The company's acquisition of ZeniMax Media puts it in a strong position against Sony just weeks before the release of their next generation of gaming consoles.
Microsoft landed a major blow in its decadeslong battle with its video game industry rival Sony on Monday, announcing the US$7.5 billion ($11.2 billion) acquisition of a video game company that narrowed the gap between the two tech giants' offerings.
By buying game maker ZeniMax Media, the parent company of gaming studios like Bethesda, Microsoft gained control of major gaming titles like The Elder Scrolls, Fallout, Doom, Quake and Wolfenstein. The deal allows Microsoft to counter criticism that it lags behind Sony in the quality of its games while deepening its game catalogue seven weeks before both Microsoft and Sony release a new generation of gaming consoles.
Gamers have long complained that Microsoft's Xbox consoles lacked the type of exclusive, high-quality games that Sony promotes as a major selling point for its PlayStation consoles. For years, Sony owned more games studios than Microsoft. But last year, Microsoft passed Sony, owning 15 studios to Sony's 14. The deal announced Monday increased Microsoft's lead to 23 game studios, and gives it control over some of the world's most popular franchises. Sony declined to comment on Microsoft's purchase.
Microsoft did not say how many of its newly acquired games would be exclusive to the Xbox, but pointed to the remarks of Phil Spencer, the company's executive vice president of gaming, who said in an interview with Bloomberg that games would be available to other consoles on a "case-by-case basis."
Analysts and gamers praised the deal and said it demonstrated the company's commitment to improving its game options for Xbox users.
The acquisition was a "major coup" for Microsoft, said Piers Harding-Rolls, a research director at Ampere Analysis, an analytics firm in London. "This deal catapults Microsoft's games portfolio into a much stronger position," he said.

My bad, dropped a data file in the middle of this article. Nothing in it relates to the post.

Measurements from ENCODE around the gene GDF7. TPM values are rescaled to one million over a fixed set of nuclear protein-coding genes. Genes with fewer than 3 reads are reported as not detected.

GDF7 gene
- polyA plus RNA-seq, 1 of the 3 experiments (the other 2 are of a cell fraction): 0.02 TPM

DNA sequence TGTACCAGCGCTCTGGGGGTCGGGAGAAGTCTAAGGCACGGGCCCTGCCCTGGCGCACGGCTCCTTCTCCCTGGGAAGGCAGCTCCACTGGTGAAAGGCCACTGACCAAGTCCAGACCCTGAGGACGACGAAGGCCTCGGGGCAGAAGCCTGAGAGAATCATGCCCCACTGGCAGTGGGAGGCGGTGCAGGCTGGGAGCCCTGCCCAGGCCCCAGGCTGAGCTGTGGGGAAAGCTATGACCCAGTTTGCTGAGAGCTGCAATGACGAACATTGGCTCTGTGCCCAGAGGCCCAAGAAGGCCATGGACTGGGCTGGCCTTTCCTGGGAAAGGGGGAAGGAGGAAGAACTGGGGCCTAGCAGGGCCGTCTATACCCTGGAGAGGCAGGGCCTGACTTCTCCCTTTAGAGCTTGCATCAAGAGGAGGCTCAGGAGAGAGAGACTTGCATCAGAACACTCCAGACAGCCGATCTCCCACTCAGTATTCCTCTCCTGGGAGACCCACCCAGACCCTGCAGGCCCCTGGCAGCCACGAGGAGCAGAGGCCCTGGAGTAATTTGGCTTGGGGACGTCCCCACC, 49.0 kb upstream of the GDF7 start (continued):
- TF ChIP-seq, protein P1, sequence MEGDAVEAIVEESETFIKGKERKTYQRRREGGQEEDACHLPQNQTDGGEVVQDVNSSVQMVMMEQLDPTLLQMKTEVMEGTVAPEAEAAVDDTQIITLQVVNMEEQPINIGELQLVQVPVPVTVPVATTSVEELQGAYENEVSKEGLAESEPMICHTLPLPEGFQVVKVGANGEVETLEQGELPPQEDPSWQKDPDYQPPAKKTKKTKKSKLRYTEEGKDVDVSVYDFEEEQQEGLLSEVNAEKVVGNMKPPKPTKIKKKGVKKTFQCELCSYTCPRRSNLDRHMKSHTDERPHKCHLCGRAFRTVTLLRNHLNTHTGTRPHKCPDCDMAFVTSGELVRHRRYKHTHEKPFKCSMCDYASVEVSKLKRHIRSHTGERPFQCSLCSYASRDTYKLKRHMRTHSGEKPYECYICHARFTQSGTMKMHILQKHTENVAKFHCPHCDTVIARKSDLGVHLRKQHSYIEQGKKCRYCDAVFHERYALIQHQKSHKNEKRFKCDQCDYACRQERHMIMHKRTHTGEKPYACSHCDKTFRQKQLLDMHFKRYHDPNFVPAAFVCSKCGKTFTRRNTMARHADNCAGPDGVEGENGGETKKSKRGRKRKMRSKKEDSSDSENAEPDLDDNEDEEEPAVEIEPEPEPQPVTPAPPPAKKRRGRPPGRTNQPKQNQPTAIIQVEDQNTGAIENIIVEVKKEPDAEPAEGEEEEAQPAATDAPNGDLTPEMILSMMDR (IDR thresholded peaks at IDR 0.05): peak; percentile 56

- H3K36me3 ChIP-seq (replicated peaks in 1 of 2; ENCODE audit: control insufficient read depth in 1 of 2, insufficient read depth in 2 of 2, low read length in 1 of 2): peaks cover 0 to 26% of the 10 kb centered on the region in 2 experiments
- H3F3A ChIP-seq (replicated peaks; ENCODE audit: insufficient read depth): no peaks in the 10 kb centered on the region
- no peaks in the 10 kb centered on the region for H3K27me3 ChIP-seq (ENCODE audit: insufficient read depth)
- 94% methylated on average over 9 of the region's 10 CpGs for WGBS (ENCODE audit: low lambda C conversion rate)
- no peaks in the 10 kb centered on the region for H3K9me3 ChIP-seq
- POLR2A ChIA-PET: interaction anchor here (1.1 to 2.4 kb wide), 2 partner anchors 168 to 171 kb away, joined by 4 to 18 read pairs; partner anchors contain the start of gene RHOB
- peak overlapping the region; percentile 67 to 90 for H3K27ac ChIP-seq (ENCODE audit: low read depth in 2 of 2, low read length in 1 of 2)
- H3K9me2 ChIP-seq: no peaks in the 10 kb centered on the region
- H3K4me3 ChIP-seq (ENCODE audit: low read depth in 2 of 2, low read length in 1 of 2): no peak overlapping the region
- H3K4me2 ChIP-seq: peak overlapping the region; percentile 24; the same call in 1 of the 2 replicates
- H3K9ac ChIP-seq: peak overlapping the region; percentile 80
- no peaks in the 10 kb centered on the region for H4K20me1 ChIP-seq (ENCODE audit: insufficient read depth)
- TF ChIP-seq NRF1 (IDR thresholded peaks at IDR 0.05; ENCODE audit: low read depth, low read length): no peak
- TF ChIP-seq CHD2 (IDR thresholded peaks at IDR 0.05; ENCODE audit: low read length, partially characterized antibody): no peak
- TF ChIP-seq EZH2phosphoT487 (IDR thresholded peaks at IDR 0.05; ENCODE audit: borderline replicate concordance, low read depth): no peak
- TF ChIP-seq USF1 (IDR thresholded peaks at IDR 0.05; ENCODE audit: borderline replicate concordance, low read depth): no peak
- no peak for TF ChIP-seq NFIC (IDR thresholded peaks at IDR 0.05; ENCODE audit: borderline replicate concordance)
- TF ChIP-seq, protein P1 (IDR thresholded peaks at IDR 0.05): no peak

The video game industry is exploding in popularity, helped in large part by the coronavirus pandemic, which has forced much of the world to remain indoors and find online entertainment. About 2.7 billion people are projected to play a game this year, according to the gaming market researcher Newzoo, and gamers worldwide are expected to spend nearly US$160 billion ($241 billion) in 2020.
The deal represents a shift in focus for Microsoft, which is mainly a business technology company, with most of its revenue coming from productivity and communications software, and cloud computing services sold over the internet. But its online gaming business and Xbox sales are growing rapidly. In the quarter that ended in June, Microsoft's gaming revenue jumped by 64 per cent, to US$1.3 billion ($1.9 billion) from the year-ago quarter.
The company has avoided the intense antitrust scrutiny that other big tech companies like Apple and Amazon have faced. It recently lost out in the corporate scramble for TikTok, the popular social media app, but might have found a better use for its money by sticking to gaming, some analysts said.
"This really does align much more with what they're doing," said Rod Breslau, a former ESPN reporter who now covers esports and video games as a consultant. "If you try to compare how the TikTok deal ended up with Oracle with how Microsoft ended up here, this is way better of an approach."
Carolina Milanesi, a technology analyst for the research firm Creative Strategies, said that people "thought Microsoft was crazy when they invested in Minecraft" for US$2.5 billion in 2014, "but that turned out to return both on revenue and brand awareness among Gen Zers."
Microsoft, which will release its Xbox Series X on November 10, has long trailed Sony in total console sales — Sony has produced the three bestselling individual home consoles in the original PlayStation released in 1994, the PlayStation 2 and the PlayStation 4. To better compete, Microsoft has highlighted the flexibility that it offers users to play games across devices and on-the-go with features like Xbox Game Pass, a Netflix-style subscription service for games, and xCloud, a new service that lets people play Xbox games on Android phones. It said future Bethesda games would be available on Game Pass the same day that they are released on computers and Xbox consoles.
Spencer framed the acquisition of ZeniMax in similar terms in a blog post Monday, saying the move was part of a plan "to deliver the most performant, immersive and compatible next-generation gaming experiences, and the freedom to play blockbuster games with your friends, anytime, anywhere."
Now, Breslau said, the onus is on Sony to respond. Two new games now owned by Microsoft, Deathloop and Ghostwire: Tokyo, were supposed to be released initially as exclusives on Sony's upcoming PlayStation 5. Spencer told Bloomberg that Xbox would still honor that deal, but the issue shows how deeply Microsoft has cut into the slate of games Sony values.
"This really is going to put some pressure on Sony," Breslau said. "Pay up, get your money out, get your wallet out, start spending billions of dollars."
Written by: Kellen Browning and Steve Lohr
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